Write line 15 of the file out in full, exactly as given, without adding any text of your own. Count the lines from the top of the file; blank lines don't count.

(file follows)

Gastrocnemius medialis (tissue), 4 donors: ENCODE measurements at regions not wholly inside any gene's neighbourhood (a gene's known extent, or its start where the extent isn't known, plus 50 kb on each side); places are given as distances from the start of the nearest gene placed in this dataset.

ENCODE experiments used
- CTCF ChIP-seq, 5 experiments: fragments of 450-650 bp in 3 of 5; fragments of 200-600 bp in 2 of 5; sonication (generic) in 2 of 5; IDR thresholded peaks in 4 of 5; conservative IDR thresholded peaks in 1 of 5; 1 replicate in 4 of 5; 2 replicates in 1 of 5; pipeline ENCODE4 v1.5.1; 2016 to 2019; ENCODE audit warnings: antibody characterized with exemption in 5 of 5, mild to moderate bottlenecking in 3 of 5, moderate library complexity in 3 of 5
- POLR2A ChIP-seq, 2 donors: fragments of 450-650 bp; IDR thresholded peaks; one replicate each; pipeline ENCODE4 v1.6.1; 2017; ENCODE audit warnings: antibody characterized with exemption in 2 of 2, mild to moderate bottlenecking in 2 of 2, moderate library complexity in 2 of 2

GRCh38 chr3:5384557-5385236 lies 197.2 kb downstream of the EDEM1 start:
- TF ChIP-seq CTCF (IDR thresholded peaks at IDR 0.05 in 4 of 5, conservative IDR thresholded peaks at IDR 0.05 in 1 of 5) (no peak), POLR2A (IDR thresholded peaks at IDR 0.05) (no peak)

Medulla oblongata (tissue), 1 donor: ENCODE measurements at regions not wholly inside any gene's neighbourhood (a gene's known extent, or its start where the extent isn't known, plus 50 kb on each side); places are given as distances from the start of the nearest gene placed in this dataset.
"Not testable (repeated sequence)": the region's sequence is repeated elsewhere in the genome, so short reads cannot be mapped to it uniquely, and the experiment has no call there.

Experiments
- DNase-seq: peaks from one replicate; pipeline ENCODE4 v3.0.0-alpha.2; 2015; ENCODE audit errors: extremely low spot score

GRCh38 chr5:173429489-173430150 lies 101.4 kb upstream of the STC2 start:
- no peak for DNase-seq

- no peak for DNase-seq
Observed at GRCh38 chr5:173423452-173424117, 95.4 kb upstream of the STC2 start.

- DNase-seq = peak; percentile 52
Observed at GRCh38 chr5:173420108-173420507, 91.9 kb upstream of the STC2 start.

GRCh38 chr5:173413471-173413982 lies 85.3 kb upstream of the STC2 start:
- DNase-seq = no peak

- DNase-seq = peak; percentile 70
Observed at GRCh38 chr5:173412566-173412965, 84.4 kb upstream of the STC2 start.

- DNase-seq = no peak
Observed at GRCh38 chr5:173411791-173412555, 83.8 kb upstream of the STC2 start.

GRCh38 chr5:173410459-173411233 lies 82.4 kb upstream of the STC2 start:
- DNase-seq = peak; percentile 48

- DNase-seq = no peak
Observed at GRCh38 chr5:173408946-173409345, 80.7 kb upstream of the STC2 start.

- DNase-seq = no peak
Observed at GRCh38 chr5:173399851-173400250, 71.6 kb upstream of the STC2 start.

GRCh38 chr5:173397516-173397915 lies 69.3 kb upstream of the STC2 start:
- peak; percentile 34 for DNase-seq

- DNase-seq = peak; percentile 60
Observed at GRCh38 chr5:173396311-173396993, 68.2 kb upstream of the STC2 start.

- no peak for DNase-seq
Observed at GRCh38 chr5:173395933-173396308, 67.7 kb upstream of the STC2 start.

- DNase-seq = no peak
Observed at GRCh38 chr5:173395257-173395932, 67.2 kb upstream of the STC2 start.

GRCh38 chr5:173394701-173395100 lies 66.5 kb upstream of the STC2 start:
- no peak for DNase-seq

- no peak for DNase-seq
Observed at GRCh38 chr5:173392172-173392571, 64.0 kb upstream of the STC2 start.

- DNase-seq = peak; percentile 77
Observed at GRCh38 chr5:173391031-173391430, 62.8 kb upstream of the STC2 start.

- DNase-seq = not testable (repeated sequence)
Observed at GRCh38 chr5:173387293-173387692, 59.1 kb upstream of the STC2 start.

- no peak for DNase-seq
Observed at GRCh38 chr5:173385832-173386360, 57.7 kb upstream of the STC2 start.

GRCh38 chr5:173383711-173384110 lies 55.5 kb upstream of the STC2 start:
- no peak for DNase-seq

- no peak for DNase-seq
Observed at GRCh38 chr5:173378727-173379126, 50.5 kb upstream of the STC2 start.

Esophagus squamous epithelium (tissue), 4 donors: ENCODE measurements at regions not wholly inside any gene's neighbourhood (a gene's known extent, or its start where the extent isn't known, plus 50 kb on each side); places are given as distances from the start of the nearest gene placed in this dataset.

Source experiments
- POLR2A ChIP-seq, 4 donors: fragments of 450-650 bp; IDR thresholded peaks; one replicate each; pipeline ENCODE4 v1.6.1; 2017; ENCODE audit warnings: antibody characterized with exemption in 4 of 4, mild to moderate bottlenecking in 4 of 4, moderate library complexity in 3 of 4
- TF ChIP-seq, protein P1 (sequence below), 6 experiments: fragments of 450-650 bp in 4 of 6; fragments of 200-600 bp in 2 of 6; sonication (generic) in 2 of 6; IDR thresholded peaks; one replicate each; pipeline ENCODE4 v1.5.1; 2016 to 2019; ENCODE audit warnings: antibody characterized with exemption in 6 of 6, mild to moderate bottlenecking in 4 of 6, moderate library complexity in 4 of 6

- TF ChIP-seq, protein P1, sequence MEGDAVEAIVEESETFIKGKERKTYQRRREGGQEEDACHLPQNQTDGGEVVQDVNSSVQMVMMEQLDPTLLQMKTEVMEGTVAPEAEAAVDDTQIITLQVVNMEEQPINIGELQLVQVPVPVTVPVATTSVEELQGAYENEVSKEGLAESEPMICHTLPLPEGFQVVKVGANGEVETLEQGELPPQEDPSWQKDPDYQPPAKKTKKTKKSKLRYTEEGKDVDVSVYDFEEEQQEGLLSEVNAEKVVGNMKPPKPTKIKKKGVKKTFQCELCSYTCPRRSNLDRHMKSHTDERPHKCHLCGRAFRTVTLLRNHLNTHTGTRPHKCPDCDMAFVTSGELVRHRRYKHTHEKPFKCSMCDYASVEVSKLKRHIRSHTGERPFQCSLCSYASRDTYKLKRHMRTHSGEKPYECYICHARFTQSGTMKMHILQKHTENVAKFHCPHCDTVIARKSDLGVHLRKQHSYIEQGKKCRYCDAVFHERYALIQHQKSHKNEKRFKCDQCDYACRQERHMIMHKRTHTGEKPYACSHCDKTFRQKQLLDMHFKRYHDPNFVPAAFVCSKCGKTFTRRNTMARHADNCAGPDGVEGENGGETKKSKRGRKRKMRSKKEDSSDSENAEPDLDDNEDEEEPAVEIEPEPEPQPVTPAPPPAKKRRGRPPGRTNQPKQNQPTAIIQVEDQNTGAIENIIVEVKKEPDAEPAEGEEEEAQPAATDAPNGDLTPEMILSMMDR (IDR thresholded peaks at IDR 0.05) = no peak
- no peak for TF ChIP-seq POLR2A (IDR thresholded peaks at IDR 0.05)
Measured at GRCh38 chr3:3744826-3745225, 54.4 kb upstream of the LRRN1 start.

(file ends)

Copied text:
- DNase-seq = peak; percentile 52